Home / News in Brief / Employer goes for ‘team building,’ gets comp claim

Employer goes for ‘team building,’ gets comp claim

An employer’s “mandatory fun day” backfired when it had to pay workers’ comp to an employee injured during a day of “team building.”

Claimant Margie Kenney worked as an in-home therapist for Highlands Community Services in Southwest Virginia. She testified in deposition that she attended a “mandatory fun day for our unit” at South Halston Lake on June 24, 2009. Kenney said her supervisor instructed each employee she had to attend.

Kenney claimed not to remember what happened after she arrived at the lake, until she awakened in an ambulance. A co-worker, who described the outing as a “team-builder type event … to build relationships between the workers,” testified that Kenney was “distressed by the ride” when she was fished out of the water after tubing on the lake.

The co-worker said Kenney was disoriented, unable to answer questions and unsteady on her feet when they got out of the boat.

Other employees disputed that attendance was mandatory, although a series of e-mails among employees referenced the “mandatory fun day.” They also said no one was required to go tubing or to ride in a boat.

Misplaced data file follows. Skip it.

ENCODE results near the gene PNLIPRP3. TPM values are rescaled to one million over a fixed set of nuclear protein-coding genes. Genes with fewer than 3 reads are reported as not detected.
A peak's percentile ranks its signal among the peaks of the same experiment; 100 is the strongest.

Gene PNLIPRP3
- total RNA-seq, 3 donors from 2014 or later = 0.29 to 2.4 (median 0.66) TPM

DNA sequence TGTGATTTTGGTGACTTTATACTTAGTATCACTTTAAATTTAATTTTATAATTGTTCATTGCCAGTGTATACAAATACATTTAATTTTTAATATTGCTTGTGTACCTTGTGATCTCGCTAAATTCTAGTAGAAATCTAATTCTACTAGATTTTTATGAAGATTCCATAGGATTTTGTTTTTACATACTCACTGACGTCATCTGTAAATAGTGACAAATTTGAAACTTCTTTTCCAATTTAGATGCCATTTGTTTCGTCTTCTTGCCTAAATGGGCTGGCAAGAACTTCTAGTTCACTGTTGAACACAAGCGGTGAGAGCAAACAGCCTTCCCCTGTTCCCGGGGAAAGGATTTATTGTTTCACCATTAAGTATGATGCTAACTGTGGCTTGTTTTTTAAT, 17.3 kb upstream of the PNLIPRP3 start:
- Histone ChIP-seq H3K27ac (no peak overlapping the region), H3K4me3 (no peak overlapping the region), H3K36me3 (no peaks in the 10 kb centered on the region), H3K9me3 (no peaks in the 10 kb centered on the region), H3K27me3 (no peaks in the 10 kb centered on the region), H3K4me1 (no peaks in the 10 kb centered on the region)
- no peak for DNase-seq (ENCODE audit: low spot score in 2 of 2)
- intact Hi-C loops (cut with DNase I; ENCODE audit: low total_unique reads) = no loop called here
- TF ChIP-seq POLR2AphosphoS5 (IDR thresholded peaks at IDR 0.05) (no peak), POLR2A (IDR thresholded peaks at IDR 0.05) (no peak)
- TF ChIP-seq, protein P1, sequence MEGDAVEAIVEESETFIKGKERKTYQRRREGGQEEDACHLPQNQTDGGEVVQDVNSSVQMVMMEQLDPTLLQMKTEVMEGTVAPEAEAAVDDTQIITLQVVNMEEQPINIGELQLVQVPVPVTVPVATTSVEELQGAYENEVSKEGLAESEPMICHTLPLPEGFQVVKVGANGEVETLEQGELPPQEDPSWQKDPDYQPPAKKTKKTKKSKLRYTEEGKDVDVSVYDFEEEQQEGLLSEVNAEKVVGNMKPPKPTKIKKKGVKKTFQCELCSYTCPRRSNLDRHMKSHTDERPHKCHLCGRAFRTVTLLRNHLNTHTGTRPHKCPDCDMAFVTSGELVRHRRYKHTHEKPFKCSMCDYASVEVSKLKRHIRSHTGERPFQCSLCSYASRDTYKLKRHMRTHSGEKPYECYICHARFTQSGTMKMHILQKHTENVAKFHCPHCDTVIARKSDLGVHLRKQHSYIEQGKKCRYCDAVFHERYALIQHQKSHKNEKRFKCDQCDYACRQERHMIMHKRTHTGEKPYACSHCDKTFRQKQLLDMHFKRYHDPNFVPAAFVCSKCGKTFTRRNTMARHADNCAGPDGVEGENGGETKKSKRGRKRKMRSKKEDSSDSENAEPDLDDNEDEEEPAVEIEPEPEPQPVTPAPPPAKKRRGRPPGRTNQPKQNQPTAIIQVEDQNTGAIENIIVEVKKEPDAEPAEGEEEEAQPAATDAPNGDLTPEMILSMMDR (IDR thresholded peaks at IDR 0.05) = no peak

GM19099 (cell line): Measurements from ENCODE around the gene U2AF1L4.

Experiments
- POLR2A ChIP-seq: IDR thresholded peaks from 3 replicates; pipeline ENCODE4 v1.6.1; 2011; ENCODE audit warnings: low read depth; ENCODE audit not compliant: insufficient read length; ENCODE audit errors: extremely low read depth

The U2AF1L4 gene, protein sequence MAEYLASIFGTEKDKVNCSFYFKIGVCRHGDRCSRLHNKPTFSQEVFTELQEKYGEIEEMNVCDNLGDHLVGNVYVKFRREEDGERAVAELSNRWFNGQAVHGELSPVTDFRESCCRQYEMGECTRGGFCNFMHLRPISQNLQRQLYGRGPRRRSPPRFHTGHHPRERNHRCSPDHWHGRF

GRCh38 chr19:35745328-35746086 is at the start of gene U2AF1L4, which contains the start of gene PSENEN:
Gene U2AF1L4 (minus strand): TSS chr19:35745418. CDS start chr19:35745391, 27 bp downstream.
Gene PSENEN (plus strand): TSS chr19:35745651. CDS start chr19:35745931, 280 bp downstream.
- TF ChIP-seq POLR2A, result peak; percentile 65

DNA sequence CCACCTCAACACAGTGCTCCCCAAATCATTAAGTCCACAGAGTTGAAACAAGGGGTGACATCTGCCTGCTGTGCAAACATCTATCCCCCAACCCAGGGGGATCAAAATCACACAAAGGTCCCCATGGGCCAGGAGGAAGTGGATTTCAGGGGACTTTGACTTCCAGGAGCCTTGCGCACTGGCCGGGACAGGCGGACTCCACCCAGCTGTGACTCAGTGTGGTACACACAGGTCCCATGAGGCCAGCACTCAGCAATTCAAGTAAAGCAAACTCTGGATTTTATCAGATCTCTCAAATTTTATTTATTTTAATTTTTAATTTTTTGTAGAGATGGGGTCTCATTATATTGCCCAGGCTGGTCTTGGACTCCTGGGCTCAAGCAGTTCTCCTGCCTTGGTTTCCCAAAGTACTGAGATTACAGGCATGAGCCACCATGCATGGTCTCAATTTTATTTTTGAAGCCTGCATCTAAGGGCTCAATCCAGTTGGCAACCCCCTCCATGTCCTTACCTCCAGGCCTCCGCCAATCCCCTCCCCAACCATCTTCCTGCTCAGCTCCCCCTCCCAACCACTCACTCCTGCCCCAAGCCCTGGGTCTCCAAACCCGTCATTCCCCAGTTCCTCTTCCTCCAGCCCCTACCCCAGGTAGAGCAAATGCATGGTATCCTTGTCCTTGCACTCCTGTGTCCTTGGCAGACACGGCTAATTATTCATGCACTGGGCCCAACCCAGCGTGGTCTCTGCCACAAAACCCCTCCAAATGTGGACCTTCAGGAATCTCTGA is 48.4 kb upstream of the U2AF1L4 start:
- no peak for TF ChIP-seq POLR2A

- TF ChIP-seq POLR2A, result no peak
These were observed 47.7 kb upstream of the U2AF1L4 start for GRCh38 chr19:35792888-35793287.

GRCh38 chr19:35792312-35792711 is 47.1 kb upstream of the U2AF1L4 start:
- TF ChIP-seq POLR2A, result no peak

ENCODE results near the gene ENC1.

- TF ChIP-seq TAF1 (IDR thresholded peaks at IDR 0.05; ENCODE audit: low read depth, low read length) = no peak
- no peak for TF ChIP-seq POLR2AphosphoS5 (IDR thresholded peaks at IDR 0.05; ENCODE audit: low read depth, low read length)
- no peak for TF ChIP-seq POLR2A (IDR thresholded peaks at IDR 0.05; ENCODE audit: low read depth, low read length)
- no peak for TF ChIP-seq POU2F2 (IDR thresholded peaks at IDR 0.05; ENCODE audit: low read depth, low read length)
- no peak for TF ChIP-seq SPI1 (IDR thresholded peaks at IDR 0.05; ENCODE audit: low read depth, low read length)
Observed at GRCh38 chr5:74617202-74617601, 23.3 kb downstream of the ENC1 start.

The employer’s unit manager agreed the day was a work day, with a company purpose, but denied the fun day was “mandatory.” The manager rode in the same boat with Kenney and said she seemed okay when she got back in the boat, although she had a small cut on her lip. When they got to shore, she believed Kenney was in shock and confused.

Medical evidence indicated Kenney previously had suffered from seizures and confusion, but the Workers’ Compensation Commission said her treating physician was aware of her history when he diagnosed her with concussion and amnesia.

There may have been no penalty for employees who begged off the “fun day,” but the employer “scheduled this off-site activity on a typical work day, employees were paid and encouraged to attend the event and it was expected by management that employees would not simply skip the event,” the commission said in its Sept. 14 opinion upholding medical benefits for Kenney.

“All employees emphasized the team-building purpose of the activity and their correlating participation,” wrote Commissioner Roger L. Williams.

Boat riding and tubing were part of the event, he said. If Kenney had tried to do a handstand, any resulting injuries might not have been compensable.

But the evidence indicated all she did was try to hang on. She is entitled to medical benefits for as long as necessary, the commission said.
By Deborah Elkins

Leave a Reply